“I think we’ve accomplished what we wanted to accomplish in the nonconference: get a little more tougher, get a little more together and learn how to play through adversity when things aren’t going our way,” Spartans coach Wes Miller said. “And I think we’ve kind of gotten to the point that we know we can do it. Whether we’ll do that consistently is up to us moving forward, but we know we’re capable of it now and that was really important tonight down 17.”
Tennessee tops Virginia 87-52
KNOXVILLE, Tenn. (AP) – Sensing the halftime buzzer was about to sound, Antonio Barton launched the ball from halfcourt but didn’t think it would find the net.
“I didn’t when it left my hands, but as it kept going I thought, ‘OK, this thing has a chance of going in,’ and it went in clean,” the Tennessee guard said.
Barton and his Tennessee teammates just couldn’t seem to miss as they cruised to an 87-52 win against Virginia on Monday night.
Jordan McRae scored 21 points and Josh Richardson and Jarnell Stokes each added 20 for the Vols (8-4). Tennessee’s 48 first-half points were the most allowed by Virginia since giving up 55 to Washington on Nov. 22, 2010.
Tennessee scored first and never trailed. The Cavaliers (9-4) left the hot-handed Richardson open in front of their bench, and Richardson cleanly sank a 3 that gave the Vols a 27-11 lead with 10:53 in the first half and, ultimately, control of the game.
The Vols had been sluggish on offense in recent weeks but shot 57.7 percent from the field and 8-for-11 from 3 in the first half, including Barton’s buzzer-beating shot that gave them a 48-26 halftime lead.
“When you make shots, that’s what you look like,” coach Cuonzo Martin said. The 35-point margin of victory was the largest in his coaching tenure at Tennessee.
Tennessee managed to keep Virginia off-balance on offense, though the Cavaliers struggled with open looks too, shooting just 32.7 percent from the field.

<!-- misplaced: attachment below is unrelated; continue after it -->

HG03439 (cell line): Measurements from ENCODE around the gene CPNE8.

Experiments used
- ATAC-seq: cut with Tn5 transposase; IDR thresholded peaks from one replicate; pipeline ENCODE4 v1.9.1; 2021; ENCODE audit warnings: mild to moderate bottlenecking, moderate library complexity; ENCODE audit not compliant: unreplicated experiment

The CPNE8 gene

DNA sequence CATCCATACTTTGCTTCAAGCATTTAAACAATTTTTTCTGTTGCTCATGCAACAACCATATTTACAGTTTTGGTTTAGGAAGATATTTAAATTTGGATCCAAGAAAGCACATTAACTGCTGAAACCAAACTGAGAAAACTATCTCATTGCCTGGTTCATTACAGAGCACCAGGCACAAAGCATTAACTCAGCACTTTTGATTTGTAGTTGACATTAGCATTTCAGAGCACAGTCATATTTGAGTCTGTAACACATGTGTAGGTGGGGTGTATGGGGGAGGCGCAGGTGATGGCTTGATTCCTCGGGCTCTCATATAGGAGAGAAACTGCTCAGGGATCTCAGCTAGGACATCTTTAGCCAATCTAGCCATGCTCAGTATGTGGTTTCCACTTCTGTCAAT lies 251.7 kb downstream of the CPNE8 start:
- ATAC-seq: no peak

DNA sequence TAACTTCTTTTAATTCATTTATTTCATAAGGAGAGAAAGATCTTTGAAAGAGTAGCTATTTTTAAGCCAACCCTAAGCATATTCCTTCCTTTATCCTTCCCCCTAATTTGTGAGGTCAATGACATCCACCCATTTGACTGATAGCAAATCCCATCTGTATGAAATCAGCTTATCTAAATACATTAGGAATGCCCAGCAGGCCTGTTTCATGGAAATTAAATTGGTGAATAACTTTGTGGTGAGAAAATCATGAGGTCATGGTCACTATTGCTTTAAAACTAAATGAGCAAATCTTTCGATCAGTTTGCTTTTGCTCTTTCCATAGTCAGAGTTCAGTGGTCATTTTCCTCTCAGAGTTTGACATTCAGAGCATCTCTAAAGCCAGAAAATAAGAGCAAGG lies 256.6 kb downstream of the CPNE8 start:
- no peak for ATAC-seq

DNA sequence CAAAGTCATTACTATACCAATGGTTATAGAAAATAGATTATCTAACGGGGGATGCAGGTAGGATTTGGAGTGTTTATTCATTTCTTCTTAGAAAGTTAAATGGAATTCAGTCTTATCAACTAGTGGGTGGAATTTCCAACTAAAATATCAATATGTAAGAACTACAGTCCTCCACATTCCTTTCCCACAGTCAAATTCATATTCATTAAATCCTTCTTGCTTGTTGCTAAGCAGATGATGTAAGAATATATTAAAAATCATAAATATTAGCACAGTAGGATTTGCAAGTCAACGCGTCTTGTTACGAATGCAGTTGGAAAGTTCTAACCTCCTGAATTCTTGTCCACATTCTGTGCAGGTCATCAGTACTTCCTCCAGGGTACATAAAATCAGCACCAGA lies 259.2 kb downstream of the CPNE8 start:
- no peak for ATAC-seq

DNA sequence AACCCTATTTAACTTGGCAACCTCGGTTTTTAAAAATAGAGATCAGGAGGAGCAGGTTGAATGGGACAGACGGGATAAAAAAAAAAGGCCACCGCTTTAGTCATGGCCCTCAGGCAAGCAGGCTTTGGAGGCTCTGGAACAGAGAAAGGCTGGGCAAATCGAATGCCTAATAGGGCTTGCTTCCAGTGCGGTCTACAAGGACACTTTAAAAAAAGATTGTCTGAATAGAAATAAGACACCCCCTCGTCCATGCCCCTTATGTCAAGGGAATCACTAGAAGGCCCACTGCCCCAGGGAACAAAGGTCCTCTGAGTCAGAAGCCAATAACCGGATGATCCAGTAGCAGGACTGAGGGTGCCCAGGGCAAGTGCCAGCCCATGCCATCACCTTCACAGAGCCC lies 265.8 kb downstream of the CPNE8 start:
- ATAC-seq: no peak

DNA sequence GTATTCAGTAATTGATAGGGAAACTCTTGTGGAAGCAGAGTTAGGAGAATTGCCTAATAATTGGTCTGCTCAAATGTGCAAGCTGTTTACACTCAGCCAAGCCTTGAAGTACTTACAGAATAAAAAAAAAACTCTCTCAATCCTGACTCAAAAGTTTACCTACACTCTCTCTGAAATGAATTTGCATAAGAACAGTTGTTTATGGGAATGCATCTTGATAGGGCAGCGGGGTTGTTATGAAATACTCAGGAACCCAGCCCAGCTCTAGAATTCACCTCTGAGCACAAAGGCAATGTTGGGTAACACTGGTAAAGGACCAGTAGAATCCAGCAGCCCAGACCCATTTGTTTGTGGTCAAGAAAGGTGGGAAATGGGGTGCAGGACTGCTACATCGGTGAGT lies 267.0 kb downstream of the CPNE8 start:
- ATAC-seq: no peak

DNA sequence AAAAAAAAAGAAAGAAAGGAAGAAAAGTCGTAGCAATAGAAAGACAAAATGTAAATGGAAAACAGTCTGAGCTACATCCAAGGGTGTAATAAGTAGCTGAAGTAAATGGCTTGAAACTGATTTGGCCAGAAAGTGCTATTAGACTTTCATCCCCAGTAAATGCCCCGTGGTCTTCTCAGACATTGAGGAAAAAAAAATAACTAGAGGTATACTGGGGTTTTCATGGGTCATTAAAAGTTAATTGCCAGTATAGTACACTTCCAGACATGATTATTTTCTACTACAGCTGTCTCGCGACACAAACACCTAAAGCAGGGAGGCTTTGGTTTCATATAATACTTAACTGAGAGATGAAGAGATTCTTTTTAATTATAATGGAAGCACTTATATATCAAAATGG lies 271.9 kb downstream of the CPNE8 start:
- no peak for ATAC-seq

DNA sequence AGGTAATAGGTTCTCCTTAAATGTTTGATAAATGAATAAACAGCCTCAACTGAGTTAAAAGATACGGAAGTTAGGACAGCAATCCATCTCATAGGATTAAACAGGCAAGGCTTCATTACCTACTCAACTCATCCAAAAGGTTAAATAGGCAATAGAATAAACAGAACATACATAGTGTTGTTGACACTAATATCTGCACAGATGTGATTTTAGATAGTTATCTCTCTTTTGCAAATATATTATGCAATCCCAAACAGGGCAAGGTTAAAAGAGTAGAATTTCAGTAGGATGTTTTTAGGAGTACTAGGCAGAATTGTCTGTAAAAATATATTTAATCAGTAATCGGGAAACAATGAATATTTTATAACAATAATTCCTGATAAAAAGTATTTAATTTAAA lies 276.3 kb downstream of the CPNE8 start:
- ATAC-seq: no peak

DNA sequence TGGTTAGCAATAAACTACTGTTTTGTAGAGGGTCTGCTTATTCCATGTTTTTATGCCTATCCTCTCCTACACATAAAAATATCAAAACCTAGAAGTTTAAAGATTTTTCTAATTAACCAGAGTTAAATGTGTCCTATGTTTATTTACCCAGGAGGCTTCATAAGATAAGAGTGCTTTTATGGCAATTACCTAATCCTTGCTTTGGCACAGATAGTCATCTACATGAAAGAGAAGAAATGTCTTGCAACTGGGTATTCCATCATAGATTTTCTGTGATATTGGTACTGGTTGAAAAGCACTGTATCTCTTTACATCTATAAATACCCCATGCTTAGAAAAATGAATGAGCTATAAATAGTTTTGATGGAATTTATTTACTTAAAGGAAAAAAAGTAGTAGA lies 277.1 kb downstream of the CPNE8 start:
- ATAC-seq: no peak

Virginia coach Tony Bennett said his team had looked solid in practices leading up to the game and that he “wasn’t expecting us to come out and perform like this.” The Cavaliers entered the contest allowing just 54.2 points per game and lost by a combined 16 points in its three previous losses of the season.
“They were hot, but . we were disjointed,” he said. “We looked slow, we looked tired, we looked delayed in our reactions. Every mistake we made, they capitalized on.”
Justin Anderson led Virginia with 11 points, and Mike Tobey added 10.
“We just got out-toughed, outplayed, outworked, out-everythinged. It was just really embarrassing,” Cavaliers guard Joe Harris said.
Virginia scored the first two baskets after halftime, but it was as close as the Cavaliers would get.
It was a far cry from last year’s meeting between the two teams in Charlottesville. Virginia held the Vols to their third-lowest point total since the 1985 introduction of the shot clock en route to a 46-38 win on Dec. 5, 2012. Tennessee surpassed that point total with a 3-pointer by Barton with 4:36 left in the first half that made it 39-15.
Both teams reached the NIT last season and had set their expectations for the 2013-14 season higher with NCAA tournament hopes. Instead, they’ve both stumbled through the first half of the season.
Tennessee entered the game having won just six of its first 10 to continue its recent history of sluggish starts. Virginia posted consecutive losses at home to No. 4 Wisconsin – ranked eighth at the time – and at Green Bay before bouncing back with victories over Northern Iowa and Norfolk State in its last two games.
The victory was an especially important NCAA resume-building win for the Vols, who face a weaker conference lineup.
“This is what we could and should look like,” Martin said.